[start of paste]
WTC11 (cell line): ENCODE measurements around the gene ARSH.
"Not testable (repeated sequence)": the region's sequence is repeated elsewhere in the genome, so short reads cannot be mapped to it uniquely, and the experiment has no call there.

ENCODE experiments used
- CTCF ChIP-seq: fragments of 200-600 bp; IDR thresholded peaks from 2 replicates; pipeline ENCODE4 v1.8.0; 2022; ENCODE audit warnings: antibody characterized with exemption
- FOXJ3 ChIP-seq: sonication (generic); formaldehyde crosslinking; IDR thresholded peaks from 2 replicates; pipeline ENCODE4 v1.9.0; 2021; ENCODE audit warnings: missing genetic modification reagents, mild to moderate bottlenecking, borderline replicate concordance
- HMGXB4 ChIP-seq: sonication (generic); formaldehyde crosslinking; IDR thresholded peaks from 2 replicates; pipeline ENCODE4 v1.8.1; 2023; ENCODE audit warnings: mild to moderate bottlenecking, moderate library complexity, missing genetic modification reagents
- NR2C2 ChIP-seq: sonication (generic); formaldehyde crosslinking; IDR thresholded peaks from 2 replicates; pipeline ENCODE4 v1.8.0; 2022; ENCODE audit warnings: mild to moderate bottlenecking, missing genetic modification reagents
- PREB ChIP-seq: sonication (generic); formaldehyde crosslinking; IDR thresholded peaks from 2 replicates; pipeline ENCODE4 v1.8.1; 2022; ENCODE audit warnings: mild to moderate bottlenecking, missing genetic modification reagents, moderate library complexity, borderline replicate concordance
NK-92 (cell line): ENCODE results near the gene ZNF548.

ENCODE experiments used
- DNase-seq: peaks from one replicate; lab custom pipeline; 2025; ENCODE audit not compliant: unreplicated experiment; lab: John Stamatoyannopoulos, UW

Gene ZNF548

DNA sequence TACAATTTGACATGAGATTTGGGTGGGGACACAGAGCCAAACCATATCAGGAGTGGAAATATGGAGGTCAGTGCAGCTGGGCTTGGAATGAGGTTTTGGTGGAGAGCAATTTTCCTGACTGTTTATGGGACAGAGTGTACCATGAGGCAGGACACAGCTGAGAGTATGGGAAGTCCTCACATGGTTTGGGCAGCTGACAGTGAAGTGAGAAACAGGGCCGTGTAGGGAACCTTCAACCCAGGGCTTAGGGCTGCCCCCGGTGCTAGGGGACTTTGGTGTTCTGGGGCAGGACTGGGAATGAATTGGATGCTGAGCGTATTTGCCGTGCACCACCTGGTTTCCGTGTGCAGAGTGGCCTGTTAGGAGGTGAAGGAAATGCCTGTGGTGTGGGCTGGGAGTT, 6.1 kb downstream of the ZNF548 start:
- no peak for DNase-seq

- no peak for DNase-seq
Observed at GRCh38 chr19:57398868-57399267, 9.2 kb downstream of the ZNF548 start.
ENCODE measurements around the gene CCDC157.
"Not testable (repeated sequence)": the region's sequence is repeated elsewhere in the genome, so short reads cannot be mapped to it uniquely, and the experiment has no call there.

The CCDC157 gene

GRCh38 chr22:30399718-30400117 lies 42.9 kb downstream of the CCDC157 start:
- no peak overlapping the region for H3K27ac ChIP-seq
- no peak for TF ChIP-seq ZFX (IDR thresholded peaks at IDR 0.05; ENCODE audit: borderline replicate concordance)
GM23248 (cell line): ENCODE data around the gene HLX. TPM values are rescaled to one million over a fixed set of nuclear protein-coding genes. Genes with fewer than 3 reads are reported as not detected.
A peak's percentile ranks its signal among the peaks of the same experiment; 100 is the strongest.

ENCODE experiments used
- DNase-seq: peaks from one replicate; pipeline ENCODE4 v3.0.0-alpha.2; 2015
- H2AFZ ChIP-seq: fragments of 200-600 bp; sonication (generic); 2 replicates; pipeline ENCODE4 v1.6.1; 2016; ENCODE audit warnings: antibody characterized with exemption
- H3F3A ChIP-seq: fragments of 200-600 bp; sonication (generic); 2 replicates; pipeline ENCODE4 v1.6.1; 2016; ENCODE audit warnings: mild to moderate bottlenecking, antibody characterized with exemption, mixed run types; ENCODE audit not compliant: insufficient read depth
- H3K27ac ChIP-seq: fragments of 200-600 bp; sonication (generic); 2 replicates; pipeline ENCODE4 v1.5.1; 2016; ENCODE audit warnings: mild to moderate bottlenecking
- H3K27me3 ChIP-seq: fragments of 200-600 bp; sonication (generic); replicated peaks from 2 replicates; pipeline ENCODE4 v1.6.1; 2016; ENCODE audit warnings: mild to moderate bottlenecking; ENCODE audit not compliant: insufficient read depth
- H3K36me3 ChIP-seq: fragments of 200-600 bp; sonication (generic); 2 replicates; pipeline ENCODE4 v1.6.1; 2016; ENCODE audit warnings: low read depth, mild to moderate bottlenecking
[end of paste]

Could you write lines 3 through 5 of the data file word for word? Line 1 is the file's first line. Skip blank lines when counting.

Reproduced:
ENCODE experiments used
- CTCF ChIP-seq: fragments of 200-600 bp; IDR thresholded peaks from 2 replicates; pipeline ENCODE4 v1.8.0; 2022; ENCODE audit warnings: antibody characterized with exemption
- FOXJ3 ChIP-seq: sonication (generic); formaldehyde crosslinking; IDR thresholded peaks from 2 replicates; pipeline ENCODE4 v1.9.0; 2021; ENCODE audit warnings: missing genetic modification reagents, mild to moderate bottlenecking, borderline replicate concordance